However in the patriarchal societies today, it is only the women who are condemned for practicing prostitution. A well known saying in the Sinhala-Buddhist society is that: “The man who comes home after engaging in illegal sex could be taken to the house after a bath”. But the society was never that lenient with women. Therefore the woman who provides sexual services has become the most exploited person. As prostitution is illegal, both persons involved should be persecuted as in a bribery case, where the one who pays the bribe and the one that solicits the bribe are both punished.
Woman is the victim
The most powerful argument put forward by those in favour of legalizing the provision of sexual services, is the physical and mental insecurity experienced by the woman in this profession. Possibility of contracting sexually transmitted diseases such as AIDS, being subjected to forced sex by men and getting involved in drug trade and criminal activities of the underworld are the main problems faced by women sex workers. The most pathetic thing is the social rejection experienced by these women. Commenting on this Ms. Kumudini Samuel said that: “In this context where provision of sexual services is not legalized, the women who works as sex workers face many dangers. This is a relationship based entirely on power. The woman is required to do anything the man wants. As the relationship is based on power and money everything happens to the advantage of the man. High class sex workers may be able to demand. But a woman from a lower class can’t do that.” Those who argue for legalizing of sexual service industry are of the opinion that most of the above problems could be resolved favorably with legalization. But another section of the Sinhala Buddhist Sri Lanka vehemently oppose such legislation. According to them it is a severe blow to the Buddhist morality. But Thailand, another Buddhist country, has legalized prostitution. According to Dr. Sunil Wijesiriwardene this was possible because Thailand never came under the Christian influence. It is very clear that early Buddhist societies did not have sexual taboos of this nature. It is a well known fact that from time immemorial all over the world people have gone in search of sexual fulfillment. That is why prostitution is known as the oldest profession in the world. Dr.Wijesiriwardene says “if sexual services are not legalized we should introduce an alternative way to achieve sexual satisfaction.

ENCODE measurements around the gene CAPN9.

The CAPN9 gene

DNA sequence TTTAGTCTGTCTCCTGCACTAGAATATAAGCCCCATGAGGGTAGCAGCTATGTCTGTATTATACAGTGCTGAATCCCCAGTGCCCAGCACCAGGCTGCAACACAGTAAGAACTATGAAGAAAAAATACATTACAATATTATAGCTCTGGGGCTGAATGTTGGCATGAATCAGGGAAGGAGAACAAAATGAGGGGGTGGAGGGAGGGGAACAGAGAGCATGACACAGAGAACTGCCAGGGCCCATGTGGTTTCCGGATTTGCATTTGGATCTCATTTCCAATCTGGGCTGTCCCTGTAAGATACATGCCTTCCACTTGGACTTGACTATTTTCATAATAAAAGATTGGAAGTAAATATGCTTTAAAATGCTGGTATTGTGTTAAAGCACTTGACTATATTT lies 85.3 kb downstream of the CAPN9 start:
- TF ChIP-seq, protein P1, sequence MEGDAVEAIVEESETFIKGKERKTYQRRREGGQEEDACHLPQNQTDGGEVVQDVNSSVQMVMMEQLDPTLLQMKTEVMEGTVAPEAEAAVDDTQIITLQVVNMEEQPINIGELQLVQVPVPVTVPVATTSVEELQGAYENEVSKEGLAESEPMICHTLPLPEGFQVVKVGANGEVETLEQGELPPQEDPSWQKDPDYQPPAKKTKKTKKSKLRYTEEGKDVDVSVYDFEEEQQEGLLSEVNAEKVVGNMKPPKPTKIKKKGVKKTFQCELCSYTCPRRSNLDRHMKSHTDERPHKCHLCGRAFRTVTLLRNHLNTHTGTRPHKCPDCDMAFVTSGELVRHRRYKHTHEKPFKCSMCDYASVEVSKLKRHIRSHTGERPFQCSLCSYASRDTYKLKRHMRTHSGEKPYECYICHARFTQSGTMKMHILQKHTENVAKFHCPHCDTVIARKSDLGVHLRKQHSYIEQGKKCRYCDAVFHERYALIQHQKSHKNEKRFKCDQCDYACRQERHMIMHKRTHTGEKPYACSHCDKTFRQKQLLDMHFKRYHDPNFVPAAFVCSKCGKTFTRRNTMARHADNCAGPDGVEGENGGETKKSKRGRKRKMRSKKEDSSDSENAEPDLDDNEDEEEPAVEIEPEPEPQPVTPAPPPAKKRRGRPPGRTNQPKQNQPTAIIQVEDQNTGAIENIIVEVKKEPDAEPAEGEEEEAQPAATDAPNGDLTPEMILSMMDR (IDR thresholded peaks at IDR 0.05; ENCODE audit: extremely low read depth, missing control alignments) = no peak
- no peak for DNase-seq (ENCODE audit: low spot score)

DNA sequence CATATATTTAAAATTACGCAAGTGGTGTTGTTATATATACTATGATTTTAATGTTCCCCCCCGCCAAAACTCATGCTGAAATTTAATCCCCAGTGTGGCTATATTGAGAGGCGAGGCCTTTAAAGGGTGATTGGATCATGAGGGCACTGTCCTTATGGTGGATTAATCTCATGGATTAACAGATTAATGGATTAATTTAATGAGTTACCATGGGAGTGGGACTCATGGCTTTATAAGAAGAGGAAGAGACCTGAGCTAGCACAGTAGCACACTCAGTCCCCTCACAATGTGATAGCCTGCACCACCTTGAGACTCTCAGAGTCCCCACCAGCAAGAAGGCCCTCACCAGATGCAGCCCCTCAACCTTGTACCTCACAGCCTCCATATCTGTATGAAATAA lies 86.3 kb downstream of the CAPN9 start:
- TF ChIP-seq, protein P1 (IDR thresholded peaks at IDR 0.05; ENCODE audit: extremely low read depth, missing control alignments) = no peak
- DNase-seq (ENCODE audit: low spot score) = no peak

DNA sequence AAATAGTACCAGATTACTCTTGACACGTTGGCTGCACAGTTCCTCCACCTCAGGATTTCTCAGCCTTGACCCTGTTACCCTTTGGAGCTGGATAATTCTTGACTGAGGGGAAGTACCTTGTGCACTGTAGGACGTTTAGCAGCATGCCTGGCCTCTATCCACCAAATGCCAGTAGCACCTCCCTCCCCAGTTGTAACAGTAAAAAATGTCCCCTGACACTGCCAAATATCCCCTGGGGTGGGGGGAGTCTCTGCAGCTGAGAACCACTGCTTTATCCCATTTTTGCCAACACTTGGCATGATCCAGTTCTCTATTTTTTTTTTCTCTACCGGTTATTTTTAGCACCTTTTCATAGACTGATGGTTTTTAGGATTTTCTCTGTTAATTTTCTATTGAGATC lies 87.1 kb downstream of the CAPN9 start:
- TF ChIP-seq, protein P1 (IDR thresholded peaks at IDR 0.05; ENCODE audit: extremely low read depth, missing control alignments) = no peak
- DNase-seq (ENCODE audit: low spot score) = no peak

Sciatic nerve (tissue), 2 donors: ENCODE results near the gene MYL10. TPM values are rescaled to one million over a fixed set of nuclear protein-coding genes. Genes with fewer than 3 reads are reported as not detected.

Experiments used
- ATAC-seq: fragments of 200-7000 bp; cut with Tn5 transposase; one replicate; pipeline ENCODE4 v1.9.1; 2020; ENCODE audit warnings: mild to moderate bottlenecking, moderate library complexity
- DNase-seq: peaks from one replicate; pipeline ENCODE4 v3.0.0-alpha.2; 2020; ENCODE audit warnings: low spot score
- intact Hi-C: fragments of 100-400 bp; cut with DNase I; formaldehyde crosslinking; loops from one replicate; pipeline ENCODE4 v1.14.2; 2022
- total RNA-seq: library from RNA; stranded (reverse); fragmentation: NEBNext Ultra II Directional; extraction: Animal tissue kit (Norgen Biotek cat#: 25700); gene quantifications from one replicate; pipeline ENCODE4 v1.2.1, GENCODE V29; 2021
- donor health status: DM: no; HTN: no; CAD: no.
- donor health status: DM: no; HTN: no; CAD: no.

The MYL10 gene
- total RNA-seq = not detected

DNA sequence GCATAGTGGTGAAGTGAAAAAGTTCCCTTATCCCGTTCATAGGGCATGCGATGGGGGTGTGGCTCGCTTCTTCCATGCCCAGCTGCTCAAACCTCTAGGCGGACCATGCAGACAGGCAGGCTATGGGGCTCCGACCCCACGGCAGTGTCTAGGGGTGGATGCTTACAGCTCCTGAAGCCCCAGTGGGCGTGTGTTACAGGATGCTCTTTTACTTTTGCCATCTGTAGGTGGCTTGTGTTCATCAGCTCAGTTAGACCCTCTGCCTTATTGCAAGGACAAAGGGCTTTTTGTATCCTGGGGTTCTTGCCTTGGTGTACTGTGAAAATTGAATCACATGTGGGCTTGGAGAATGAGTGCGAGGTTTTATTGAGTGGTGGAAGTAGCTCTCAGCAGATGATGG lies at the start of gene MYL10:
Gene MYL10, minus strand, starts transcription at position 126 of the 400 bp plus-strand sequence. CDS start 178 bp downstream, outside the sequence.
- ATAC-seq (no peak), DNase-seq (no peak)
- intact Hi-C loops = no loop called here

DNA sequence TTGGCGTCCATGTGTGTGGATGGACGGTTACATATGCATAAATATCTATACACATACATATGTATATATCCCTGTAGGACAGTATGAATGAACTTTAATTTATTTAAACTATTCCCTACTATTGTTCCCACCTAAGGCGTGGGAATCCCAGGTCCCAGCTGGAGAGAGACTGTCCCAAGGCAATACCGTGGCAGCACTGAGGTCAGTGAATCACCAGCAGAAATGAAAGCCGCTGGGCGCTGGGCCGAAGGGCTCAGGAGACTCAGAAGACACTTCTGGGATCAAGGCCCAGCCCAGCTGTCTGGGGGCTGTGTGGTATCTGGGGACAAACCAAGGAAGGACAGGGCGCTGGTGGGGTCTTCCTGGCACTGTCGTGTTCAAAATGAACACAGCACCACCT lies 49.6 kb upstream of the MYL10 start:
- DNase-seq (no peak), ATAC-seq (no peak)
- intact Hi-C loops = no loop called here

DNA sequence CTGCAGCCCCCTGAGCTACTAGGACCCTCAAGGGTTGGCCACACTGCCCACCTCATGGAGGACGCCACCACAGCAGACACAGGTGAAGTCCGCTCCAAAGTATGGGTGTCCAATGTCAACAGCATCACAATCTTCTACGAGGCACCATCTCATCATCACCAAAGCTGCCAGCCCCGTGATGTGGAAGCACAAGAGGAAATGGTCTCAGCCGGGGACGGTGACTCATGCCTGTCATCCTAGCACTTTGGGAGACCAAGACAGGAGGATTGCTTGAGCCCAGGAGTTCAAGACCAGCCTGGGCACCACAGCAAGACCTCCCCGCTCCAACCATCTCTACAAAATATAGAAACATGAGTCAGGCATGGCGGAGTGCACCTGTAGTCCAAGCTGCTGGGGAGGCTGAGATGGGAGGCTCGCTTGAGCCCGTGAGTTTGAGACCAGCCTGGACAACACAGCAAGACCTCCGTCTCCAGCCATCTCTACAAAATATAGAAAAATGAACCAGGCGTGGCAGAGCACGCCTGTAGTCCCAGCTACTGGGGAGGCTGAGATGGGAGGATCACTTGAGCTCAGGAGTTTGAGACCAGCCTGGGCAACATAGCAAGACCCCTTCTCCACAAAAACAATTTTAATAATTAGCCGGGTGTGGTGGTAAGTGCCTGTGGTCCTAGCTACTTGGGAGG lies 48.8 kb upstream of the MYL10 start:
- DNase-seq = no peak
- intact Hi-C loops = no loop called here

Could the law make it respectable?
In this so-called Sinhala Buddhist country a woman is allegedly raped every 90 minutes. Sexual satisfaction is a fundamental human right. We have the responsibility to remind the legislators as well as the hypocrite moralists, that every time this basic human need is blocked it creates an environment to overcome this barrier and women become the victims.
Everybody is aware that men from the top most strata of the society to the lowest levels go to prostitutes seeking sexual satisfaction. But people behave as if they don’t know about it.
These are the same people who will oppose the legalizing of prostitution. It is true that this hypocrite moral problem due to Victorian influence cannot be resolved by merely legalizing prostitution. It will remain a problem in our society until the men change their attitudes and learn to treat woman as equals and respect them.
As something is better than nothing we should promote the enactment of required legislation. This will resolve some issues faced by women. The increasing numbers of reported rape incidents make us wonder whether in this country we have a sex problem bigger than our political issues.
Both men and women should be punished
“I don’t think that the law can answer this. If sex is a human need, we must find a way to satisfy that need. Why do women have to sell their bodies? It is never for their sexual satisfaction. Reason is poverty. That is a social problem. The basic issue will not be resolved by tackling a part of that social problem. For that, the whole system should be changed. Without changing the social attitudes on women, by legalizing alone, women will not get the respect they deserve”